ONC Releases Guidance For Reporting Lab Results Via Direct ExchangeAugust 6, 2012
The Office of the National Coordinator for Health Information Technology (ONC) announced in mid July guidance for reporting laboratory results using Direct Project specifications.
The Direct Project develops specifications for a secure, scalable, standards-based way to establish universal health addressing and transport for participants to send encrypted health information directly to known, trusted recipients over the Internet. The project itself does not run health information exchange services. Direct exchange is quickly becoming the solution for the electronic transmission of all clinical transactions necessary for providers to achieve meaningful use of electronic health records (EHRs) in many rural areas throughout the U.S. At the end of the project, there will be one nationwide exchange, consisting of the organizations that have come together in a common policy framework to implement the standards and services.
ONC officials said the guidance was developed by the Direct Laboratory Reporting Workgroup to address the Clinical Laboratory Improvement Amendments (CLIA) requirements for the reporting of clinical laboratory results using Direct Project standards and specifications.
The workgroup reviewed all relevant documents and requirements from the CLIA regulations; guidance issued by the Department of Health and Human Services (HHS); and the Direct Project. The Direct Project a part of the Nationwide Health Information Network, created by HHS in 2010 to specify a simple, secure, scalable, standards-based way for participants to send authenticated, encrypted health information directly to known, trusted recipients over the Internet.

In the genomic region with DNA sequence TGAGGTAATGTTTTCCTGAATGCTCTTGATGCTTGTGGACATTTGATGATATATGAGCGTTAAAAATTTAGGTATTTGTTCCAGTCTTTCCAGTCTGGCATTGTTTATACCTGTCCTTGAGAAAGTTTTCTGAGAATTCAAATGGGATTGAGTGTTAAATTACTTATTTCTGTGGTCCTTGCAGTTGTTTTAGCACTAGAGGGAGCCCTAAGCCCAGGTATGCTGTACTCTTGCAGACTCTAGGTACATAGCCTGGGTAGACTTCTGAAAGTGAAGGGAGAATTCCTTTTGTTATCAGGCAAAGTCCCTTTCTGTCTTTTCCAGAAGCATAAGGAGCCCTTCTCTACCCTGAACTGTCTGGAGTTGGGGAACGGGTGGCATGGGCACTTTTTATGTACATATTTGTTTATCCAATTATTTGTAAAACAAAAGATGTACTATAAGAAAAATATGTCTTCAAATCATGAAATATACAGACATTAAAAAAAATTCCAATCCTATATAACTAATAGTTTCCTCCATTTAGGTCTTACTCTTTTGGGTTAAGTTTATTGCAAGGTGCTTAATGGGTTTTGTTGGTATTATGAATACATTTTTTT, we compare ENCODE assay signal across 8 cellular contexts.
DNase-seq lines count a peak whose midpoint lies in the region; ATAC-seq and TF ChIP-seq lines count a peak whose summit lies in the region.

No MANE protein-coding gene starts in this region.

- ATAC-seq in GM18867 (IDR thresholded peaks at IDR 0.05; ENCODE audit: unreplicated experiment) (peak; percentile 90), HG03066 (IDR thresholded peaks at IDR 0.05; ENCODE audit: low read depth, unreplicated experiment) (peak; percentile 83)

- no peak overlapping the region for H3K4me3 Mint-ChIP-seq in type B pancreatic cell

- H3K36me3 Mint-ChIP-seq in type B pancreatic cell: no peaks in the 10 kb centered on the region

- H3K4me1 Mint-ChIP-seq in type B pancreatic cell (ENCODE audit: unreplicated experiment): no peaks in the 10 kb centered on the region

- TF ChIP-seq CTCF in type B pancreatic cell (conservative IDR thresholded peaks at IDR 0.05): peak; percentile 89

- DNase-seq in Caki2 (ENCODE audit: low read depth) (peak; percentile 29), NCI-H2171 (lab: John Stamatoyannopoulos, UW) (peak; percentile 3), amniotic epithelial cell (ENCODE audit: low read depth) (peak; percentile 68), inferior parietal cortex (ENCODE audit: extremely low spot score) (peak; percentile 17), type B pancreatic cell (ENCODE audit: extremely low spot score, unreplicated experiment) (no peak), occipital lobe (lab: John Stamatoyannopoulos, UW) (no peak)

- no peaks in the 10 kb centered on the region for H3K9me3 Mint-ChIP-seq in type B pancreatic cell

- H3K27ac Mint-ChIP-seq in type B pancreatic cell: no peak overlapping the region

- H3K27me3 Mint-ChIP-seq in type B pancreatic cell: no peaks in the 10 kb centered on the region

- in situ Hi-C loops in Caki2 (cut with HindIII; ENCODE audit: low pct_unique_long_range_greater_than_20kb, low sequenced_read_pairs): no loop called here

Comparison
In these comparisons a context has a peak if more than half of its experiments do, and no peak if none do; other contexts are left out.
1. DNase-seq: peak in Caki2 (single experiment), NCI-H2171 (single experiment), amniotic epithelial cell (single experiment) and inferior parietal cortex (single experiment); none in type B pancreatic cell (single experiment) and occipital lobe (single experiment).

The workgroup concluded that any electronic reporting method must provide accurate, reliable, confidential and timely delivery of laboratory results from the performing laboratory to the final report destination to meet CLIA requirements. The workgroup noted that to achieve this, the Direct specifications must provide the sending laboratory with positive notification of delivery success or failure in a manner consistent with other methods of electronic result delivery currently in use by accredited clinical laboratories.
An Implementation Guide for Delivery Notification has been created and approved by the Direct Laboratory Reporting Workgroup for use by clinical laboratories and senders of healthcare information that require guaranteed notification of message delivery status.
The Centers for Medicare & Medicaid Services (CMS) said it intends to issue specific guidance in the form of CLIA FAQs to inform accreditation agencies, clinical laboratories and providers that implementations of Direct that support the Implementation Guide for Delivery Notification provide an acceptable technical solution for the transport of laboratory results to the final report destination.
Click here to access the complete Implementation Guide for Lab Results in Direct.